Members of the federal parliament will today discuss a proposal to allow companies to write off the cost of purchased artworks against tax.
The measure concerns only works by living artists, with a maximum price of €50,000. At present, a company may deduct the cost of decorating and furnishing its reception area, for example, with the latest designer furniture. But the painting on the wall cannot be written off as a tax-deductible expense – unless it is rented.
Two MPs, Benoît Piedboeuf (MR) and Christian Leysen (Open VLD), aim to change that.
“At the moment, the tax code allows deduction for art rented to decorate the office, but not for buying it,” Piedboeuf said. “The tax authorities reckon that art does not lose its value, and does not need to be amortised. We think a work of art could indeed lose its value, and we also think the added value on resale should be taxable.”
The pair claim that experience of the sales rooms shows that artists are getting less for their work than they did a decade and more ago. But they are just as keen to use the tax code to help support artists by making the purchase of artworks more attractive to companies.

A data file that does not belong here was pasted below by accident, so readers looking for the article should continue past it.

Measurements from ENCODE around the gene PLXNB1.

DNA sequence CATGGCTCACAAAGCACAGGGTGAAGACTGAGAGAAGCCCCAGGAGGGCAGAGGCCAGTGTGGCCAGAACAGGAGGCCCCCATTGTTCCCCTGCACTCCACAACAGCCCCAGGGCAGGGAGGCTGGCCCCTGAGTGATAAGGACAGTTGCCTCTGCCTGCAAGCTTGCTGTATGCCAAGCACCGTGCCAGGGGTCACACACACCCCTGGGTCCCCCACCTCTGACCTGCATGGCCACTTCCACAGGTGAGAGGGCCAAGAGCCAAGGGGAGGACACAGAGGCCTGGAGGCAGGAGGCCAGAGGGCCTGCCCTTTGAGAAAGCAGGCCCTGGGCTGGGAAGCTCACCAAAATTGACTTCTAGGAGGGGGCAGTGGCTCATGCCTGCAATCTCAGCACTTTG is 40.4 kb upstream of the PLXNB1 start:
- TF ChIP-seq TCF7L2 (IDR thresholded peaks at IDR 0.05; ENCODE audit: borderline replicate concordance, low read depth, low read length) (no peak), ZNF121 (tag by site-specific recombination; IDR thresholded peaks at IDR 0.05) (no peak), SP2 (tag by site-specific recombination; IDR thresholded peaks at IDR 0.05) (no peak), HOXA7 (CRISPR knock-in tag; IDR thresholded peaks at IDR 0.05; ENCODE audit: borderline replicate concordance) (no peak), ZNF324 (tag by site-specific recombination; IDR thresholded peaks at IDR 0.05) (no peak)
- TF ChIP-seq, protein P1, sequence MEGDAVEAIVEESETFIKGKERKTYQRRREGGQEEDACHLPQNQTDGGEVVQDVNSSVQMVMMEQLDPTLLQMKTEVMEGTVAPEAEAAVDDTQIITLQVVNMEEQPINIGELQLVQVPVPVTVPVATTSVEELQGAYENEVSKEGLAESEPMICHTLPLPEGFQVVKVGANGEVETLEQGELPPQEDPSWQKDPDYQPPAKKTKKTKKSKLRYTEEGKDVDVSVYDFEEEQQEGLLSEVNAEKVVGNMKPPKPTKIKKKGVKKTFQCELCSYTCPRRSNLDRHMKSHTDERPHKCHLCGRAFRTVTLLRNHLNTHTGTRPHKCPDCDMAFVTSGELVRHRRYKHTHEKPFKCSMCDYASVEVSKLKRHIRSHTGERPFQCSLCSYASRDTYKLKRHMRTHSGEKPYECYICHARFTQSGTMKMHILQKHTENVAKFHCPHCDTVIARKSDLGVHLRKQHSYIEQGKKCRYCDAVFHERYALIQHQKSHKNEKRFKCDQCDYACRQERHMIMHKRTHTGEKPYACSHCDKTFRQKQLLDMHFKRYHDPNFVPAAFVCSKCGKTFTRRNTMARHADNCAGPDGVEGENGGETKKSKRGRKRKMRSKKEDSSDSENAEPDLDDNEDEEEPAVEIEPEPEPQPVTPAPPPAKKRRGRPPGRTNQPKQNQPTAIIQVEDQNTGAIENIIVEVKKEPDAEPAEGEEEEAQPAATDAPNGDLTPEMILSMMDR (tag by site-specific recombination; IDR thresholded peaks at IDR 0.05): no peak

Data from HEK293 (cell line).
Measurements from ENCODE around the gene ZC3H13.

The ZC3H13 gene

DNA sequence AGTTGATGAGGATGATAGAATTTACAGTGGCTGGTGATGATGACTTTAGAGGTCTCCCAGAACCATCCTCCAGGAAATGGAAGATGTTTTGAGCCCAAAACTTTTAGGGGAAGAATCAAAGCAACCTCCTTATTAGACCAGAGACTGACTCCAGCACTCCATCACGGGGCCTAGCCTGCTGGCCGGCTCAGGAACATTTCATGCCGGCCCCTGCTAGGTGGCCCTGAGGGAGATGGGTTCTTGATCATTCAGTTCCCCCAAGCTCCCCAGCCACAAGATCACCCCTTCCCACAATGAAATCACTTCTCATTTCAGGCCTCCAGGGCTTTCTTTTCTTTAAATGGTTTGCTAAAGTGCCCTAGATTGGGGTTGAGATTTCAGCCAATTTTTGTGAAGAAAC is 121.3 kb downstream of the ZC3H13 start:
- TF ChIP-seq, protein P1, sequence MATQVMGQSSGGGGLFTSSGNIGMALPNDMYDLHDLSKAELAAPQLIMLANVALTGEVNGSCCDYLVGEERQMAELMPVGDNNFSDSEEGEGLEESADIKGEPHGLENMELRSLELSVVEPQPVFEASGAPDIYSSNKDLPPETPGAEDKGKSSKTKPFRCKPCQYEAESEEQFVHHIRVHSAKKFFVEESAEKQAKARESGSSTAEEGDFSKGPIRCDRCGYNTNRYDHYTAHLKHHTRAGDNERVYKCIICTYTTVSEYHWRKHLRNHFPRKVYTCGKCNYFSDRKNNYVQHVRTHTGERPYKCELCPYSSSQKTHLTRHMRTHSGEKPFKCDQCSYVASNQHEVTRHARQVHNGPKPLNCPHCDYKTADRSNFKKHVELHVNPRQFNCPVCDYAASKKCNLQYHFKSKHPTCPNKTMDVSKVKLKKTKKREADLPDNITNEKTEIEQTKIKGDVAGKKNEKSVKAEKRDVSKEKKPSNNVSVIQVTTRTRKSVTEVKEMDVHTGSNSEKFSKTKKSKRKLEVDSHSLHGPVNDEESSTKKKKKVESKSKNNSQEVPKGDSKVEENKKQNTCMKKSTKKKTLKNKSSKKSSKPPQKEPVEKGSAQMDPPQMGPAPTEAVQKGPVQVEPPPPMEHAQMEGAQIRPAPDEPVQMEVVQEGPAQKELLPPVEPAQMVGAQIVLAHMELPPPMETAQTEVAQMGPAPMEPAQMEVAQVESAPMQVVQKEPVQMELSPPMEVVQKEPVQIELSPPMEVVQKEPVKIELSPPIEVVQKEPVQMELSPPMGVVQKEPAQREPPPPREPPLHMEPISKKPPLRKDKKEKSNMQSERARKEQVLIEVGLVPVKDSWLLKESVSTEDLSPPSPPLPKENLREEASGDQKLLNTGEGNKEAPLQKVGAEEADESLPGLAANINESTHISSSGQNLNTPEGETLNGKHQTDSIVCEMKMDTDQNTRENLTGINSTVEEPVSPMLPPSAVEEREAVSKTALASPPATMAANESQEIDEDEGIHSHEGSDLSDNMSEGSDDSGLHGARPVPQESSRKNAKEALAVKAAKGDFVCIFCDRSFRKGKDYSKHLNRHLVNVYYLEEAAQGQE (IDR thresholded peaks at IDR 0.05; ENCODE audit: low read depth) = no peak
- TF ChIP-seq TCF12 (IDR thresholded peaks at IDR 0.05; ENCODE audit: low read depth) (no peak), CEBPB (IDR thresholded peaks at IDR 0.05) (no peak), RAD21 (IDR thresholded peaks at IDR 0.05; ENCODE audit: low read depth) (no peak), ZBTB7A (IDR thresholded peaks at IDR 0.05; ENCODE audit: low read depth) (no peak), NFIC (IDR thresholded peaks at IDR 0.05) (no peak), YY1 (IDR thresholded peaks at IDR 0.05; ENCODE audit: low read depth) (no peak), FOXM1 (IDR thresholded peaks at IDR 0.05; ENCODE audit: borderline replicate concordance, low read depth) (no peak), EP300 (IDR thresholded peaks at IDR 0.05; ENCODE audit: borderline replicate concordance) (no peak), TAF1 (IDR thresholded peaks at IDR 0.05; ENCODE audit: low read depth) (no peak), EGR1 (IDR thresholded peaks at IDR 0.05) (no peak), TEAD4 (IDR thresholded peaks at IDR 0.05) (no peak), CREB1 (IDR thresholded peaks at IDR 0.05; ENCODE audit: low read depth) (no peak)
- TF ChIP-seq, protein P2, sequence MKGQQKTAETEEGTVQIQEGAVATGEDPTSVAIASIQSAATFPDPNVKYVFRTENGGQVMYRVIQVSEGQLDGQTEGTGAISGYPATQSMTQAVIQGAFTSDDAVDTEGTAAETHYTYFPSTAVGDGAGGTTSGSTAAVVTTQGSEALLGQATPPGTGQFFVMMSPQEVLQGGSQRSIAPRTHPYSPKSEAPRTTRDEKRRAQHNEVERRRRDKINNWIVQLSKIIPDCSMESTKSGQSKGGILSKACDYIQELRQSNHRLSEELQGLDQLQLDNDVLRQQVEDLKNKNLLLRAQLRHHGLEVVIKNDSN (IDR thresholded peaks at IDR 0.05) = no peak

“We want to introduce deductibility for the acquisition of artworks in order to support artists, especially young artists but also the sector in general, which requires help from the public sector outside the realm of subsidies and acquisitions,” Piedboeuf said. “The introduction of a fiscally interesting system could be a stimulus for the sector.”
The RTBF spoke to Brussels-based art expert Henry Bounameaux, who is critical of the condition in the proposed law that makes the system applicable only to artists who have been working professionally for five years or less.
“These are the artists who experience the most difficulty, but it seems to me that these artists are perhaps a little too young to be assisted to the extent this proposal mentions, with sales of up to €50,000. I think there’s some confusion between the need to support artists and the cost of acquisitions.”
And he pointed out that very few artists – not only those starting out – find it difficult to live from their art alone. It makes little sense, given that fact, to concentrate efforts on the youngest, he said.
The Brussels Times